Picture this scenario - you are part of a section patrolling through the desert towards a Forward Operations Base.
During the briefing, you were told that, in the event of you becoming cut-off or lost from your colleagues, the emergency plan is to simply move north until you come across a road. When you hit the road, all you have to do is turn left on to it and follow it until you reach the FOB.
However, you have no compass.
So, how, in this instance, will you find North and your eventual road to safety?
Here are three military-grade methods of finding North when you are void of a GPS or compass.
Stick Shadow - Daytime
Using rudimentary items easily found in most environments, a person can use ancient methods of calculating directions.
The stick/shadow method is one such process, resulting in the stranded, lost navigator calculating an approximate north bearing.
It is a simple process that just requires the following items/circumstances:
- A stick
- Two stones or rocks
- Sunlight and clear skies
The process of navigating North actually occurs thanks to being able to calculate east and west. Just follow these simple steps.
- Place a stick in the ground in an upright and vertical position.
- Mark the tip of the stick's shadow with one of your rocks.
- Wait a period no less than 20 minutes (if you can afford to, wait an hour – it will result in a more accurate calculation). Then place your second rock on the tip of the stick's shadow.
- Draw a line between the two rocks. This line is approximately East-West, and from it, you can calculate the direction of North. If in the northern hemisphere, the south is towards the base of your vertical stick.
Try it for yourself.
Orion's Belt – Nighttime
Aha, but what if there is no sunlight available, we hear you say. Well, never fear. By using the stars as an aid, it is possible to calculate North. Follow these steps.
- Find Orion – or, more specifically, find Orion's Belt. These are three bright stars referred to as a belt, as they sit in the broader star configuration of Orion.
- Look down from the belt and identify the single brightest star, which also signifies Orion's sword.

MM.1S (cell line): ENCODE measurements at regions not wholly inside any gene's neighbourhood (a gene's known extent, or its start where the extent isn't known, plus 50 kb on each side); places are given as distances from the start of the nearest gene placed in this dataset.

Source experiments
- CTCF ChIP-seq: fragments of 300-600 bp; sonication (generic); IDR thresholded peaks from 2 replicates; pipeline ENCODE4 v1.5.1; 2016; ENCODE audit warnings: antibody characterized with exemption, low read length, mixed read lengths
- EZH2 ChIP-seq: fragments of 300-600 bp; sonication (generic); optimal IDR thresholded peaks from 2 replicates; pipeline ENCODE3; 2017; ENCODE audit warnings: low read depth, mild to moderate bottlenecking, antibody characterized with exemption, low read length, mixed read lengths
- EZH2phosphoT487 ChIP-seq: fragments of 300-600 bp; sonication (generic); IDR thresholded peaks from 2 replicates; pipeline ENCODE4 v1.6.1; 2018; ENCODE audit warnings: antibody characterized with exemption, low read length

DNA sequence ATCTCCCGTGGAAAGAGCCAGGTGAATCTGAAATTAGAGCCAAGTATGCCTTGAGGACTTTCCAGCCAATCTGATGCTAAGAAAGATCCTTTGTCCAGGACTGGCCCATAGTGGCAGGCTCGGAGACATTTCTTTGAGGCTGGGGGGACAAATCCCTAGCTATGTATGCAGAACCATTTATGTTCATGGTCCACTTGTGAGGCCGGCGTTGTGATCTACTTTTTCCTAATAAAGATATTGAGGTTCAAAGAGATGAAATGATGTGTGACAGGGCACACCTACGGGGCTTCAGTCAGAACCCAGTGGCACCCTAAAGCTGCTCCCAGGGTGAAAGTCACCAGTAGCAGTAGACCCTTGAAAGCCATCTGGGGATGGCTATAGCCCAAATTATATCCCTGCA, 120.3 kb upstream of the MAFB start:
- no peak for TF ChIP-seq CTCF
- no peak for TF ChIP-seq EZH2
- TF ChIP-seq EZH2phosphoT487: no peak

- Follow an imaginary line down to the horizon in the direction of the sword. The point at which you hit the horizon is South.
Give it a go on a clear night and see if you can identify the bright star of Orion's sword.
Analogue Watch Method – Daytime
If you are lost and happen to own an analogue watch (which, frankly, you should), you have everything you need to find North (or south).
If you are in the Northern Hemisphere, just follow these simple steps:
- Identify the location of the sun. If it is a sunny day, this is a straightforward matter. However, if it is overcast, you might need to create a shadow to help you figure out exactly where the sun is positioned in the sky.
- Take your wristwatch and place it horizontally on the ground.
- Point the hour hand in the direction of the sun.
- Bisect the angle between the hour hand and 12 o'clock on your watch face. By 'bisect', we mean the mid-point of the angle.
- In the northern hemisphere, the bisecting point at the rim of your clockface and off into the distance is due south. Mark this on the ground with a line. This line is now your north-south directional line.
As with all things survival, the trick is being prepared. So, if you find yourself at a loose end, why not step outside in the day or night and practice the three methods described above. You never know when you might need them.